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Revolution Frees Lisa And Wendy

September 13, 1987|DENNIS HUNT

It was evident on Prince's album "Parade" that the parade was passing him by. The music on the 1986 LP was scattered, helter-skelter and unfocused. With the exception of the steamy "Kiss," it wasn't even funky.

Prince is no dummy. He knew it was time for a change, and his next move was inevitable. There had to be an upheaval in his band, the Revolution.

A year ago, he broke the news to the members. Guitarist Wendy Melvoin and keyboardist Lisa Coleman, who had been called his "musical shadows," were out. So was his drummer, Bobby Z, who had been with Prince since the late '70s.

Music-biz gossips had a field day. Rumors were flying about the real reason Prince was breaking up his band. There was talk that he was dissatisfied with the two most prominent members, Melvoin and Coleman. Some insisted the conflicts were strictly musical. Others whispered that sex and romance were involved.

Of course, no one could get the real story from Prince because he almost never talks to the media. So what really happened? Why has Prince been touring with a mostly new band?

The other good sources are Melvoin and Coleman, who are now talking to the media about "Wendy and Lisa," their debut album as singer-songwriters on Columbia Records.

In a bustling West Hollywood cocktail lounge the other day, they gave their side of the purge of the Revolution. The chatty, affable Melvoin did most of the talking. Coleman, the shy, quiet type, was smoking nervously and said little at first. But after a while she relaxed and became more talkative.

Both discussed their exit from Prince's band in very vague and strangely positive terms. If they knew why he dropped them--and they probably do--they weren't willing to talk about it in great detail.

Apparently Prince called a meeting last September and informed the members he was breaking up the band. The two women insisted they never saw it coming. "If we had been looking, there were probably signs," said Melvoin. "But maybe the signs were there and we just didn't want to see them."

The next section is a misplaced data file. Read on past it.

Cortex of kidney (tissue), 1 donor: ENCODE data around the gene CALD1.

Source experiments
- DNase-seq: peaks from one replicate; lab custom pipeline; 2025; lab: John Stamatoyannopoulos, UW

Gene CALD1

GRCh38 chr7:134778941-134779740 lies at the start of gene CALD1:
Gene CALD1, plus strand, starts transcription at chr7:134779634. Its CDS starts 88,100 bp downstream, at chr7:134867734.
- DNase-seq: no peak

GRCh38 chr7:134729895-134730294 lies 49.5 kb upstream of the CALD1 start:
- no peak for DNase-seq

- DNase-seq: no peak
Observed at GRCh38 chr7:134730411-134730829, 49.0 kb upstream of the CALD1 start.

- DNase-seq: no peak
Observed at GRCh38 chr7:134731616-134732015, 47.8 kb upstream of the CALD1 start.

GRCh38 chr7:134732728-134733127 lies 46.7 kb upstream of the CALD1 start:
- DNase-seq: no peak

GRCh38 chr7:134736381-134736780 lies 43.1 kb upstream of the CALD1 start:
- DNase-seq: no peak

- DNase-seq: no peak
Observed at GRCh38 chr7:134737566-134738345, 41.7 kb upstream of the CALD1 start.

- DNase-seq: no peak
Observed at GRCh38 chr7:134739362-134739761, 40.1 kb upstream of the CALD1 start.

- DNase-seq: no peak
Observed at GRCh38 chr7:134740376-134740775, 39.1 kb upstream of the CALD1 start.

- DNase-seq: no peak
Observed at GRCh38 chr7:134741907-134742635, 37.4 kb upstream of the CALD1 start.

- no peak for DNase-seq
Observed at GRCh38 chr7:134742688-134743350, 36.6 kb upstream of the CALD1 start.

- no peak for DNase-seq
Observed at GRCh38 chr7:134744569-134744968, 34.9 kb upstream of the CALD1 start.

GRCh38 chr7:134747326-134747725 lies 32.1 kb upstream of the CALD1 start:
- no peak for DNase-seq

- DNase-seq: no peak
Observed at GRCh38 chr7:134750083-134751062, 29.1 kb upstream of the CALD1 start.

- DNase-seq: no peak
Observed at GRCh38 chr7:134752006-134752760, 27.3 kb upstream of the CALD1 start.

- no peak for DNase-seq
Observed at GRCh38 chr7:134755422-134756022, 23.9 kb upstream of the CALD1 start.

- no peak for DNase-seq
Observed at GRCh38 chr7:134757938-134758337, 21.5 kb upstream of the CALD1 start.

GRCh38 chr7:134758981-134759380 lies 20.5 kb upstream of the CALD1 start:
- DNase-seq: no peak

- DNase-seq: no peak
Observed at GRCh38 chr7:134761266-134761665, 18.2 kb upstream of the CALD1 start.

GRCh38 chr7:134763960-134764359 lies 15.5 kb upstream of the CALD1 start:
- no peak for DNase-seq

There was one obvious indication that Prince was about to make some kind of change. "He had been working more on his own than usual," Coleman said about the recording sessions last year for Prince's latest album, "Sign 'O' the Times." "We weren't with him in the studio as much."

That was a major switch. These two had apparently been Prince's most frequent collaborators. "We worked with him more than anyone else," Coleman said. "For a while we were just about the only people he worked with. We were Prince's embellishers. We embellished his musical vision."

Melvoin and Coleman appear on the "Sign 'O' the Times" album, but not to the extent they had expected. "We played on a lot of the material for that album," Melvoin said. "But he cut a whole lot of it out when he put together the final version of the album."

Coleman hinted that there was a possibility that they might have remained with him strictly as touring musicians, but added, "After being in the studio with him all the time we didn't want to be just tour band members. We had done too much with him to sit back and be in his back-up band. That would have been a great thing for most musicians, but not for us."

Clearly, Melvoin and Coleman didn't want the Revolution to stop.

"If Prince hadn't decided to break up the band we'd still be in it," Melvoin said. "It was our thing. It was our home. It was 24 hours a day, seven days a week. It was constant creativity, constant high. It was adventure. You never knew what was going to happen."

Added Coleman, "Being in a band with Prince was like holding onto the tail of a comet. It was great until it flamed out."

Surprisingly, they wouldn't admit to being upset or angry at being booted out of the band. "We weren't upset," Melvoin said. "It just took some getting used to, since working with Prince had been such a big part of our lives for so many years.

Are they still in contact with Prince? "Somewhat," Melvoin said. "He's here in L.A. in the studio. We've tried to talk to him but we keep missing each other."

Coleman: "We've talked to him. We'd like to talk to him more. We miss him. It's a shame things turned out this way."

Melvoin, 23, and Coleman, 27, who grew up together in Los Angeles, decided to form a duo after the split with Prince.

"It seemed natural for us to work together because we've known each other so well for so long," said Melvoin, whose father, like Coleman's, was a studio musician. "We come from musical families and our families are close to each other. We've complemented each other musically for years. We've been writing together for a long time. It just made sense to work with Lisa. We never even thought about solo careers."

Rather than chasing a record contract right away, they financed their first album themselves and then went after a deal. Earlier this year, when the album was nearly finished, they decided to sign with Columbia Records--one of several interested companies.

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